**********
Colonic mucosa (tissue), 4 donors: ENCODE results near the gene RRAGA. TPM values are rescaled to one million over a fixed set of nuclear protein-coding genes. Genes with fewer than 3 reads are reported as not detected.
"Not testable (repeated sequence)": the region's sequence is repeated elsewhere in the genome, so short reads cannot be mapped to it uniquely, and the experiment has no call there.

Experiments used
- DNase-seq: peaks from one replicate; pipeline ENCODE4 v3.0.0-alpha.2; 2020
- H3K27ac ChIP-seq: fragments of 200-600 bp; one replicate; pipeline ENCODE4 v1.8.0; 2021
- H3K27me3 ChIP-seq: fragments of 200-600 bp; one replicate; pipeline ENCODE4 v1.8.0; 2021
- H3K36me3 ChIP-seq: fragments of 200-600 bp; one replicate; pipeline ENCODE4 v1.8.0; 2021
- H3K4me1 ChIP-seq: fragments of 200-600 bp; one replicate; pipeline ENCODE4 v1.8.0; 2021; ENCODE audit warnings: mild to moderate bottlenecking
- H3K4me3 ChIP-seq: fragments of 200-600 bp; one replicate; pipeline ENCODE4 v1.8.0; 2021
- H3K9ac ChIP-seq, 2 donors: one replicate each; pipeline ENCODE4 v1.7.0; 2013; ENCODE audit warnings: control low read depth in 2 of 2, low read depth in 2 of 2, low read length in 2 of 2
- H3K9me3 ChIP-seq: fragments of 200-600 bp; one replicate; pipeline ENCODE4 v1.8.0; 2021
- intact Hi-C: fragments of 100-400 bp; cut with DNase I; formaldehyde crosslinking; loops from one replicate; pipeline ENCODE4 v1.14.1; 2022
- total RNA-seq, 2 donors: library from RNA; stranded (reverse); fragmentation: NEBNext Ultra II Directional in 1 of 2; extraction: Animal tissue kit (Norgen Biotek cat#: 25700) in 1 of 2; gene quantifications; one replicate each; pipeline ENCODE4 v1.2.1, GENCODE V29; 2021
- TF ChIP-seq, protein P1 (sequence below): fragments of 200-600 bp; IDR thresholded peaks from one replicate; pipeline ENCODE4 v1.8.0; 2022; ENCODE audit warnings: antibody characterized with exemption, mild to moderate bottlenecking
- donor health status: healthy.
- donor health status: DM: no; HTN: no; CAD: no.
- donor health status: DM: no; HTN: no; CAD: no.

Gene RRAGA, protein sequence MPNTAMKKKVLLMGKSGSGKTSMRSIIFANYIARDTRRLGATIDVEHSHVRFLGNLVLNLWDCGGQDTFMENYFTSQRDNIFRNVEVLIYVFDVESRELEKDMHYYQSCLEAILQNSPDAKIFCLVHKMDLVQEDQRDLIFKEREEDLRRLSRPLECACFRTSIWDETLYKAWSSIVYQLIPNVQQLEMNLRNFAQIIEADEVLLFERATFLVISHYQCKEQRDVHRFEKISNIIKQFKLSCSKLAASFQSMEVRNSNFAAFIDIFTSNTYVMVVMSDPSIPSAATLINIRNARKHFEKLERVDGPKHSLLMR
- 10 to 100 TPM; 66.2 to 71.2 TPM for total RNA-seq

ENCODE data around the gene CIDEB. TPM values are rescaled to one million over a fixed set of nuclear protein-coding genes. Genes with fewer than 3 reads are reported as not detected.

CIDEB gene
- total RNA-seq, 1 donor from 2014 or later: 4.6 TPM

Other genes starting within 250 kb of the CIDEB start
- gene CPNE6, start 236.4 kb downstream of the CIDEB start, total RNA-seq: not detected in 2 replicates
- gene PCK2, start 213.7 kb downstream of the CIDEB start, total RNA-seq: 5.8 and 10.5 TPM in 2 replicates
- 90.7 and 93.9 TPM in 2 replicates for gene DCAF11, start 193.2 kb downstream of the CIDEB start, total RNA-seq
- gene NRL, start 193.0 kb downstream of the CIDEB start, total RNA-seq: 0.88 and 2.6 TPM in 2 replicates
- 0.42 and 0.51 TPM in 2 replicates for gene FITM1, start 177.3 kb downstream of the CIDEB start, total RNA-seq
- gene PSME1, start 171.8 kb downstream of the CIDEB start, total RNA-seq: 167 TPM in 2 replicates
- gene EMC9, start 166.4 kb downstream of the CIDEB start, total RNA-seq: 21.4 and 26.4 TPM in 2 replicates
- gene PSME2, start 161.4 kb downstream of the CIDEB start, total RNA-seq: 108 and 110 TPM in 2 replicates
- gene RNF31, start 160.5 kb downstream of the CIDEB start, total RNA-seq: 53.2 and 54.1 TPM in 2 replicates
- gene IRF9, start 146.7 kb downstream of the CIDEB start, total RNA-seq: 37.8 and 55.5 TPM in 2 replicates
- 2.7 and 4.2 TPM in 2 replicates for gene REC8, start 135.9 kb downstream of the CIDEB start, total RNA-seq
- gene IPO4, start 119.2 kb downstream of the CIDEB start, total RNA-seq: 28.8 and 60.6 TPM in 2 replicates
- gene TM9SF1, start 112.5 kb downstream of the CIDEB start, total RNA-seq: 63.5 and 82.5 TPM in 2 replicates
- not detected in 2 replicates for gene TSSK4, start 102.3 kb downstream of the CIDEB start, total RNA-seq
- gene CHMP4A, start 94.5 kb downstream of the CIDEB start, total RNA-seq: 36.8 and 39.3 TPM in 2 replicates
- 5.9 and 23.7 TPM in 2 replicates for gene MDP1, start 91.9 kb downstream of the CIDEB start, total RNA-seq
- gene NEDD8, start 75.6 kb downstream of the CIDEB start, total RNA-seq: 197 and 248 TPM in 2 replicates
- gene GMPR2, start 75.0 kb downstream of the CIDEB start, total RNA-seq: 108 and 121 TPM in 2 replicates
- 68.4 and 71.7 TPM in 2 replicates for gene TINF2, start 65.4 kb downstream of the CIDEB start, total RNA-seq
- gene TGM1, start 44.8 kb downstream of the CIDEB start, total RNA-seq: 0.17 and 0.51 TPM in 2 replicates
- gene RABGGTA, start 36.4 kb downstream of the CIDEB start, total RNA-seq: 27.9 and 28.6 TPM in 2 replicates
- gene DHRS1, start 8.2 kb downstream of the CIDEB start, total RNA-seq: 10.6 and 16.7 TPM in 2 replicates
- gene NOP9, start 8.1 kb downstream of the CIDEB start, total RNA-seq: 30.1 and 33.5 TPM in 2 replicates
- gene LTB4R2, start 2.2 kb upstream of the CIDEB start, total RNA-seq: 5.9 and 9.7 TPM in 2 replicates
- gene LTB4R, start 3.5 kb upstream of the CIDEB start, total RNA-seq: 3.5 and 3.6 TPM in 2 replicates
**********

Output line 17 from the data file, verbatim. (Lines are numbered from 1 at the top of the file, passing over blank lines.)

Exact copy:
- donor health status: DM: no; HTN: no; CAD: no.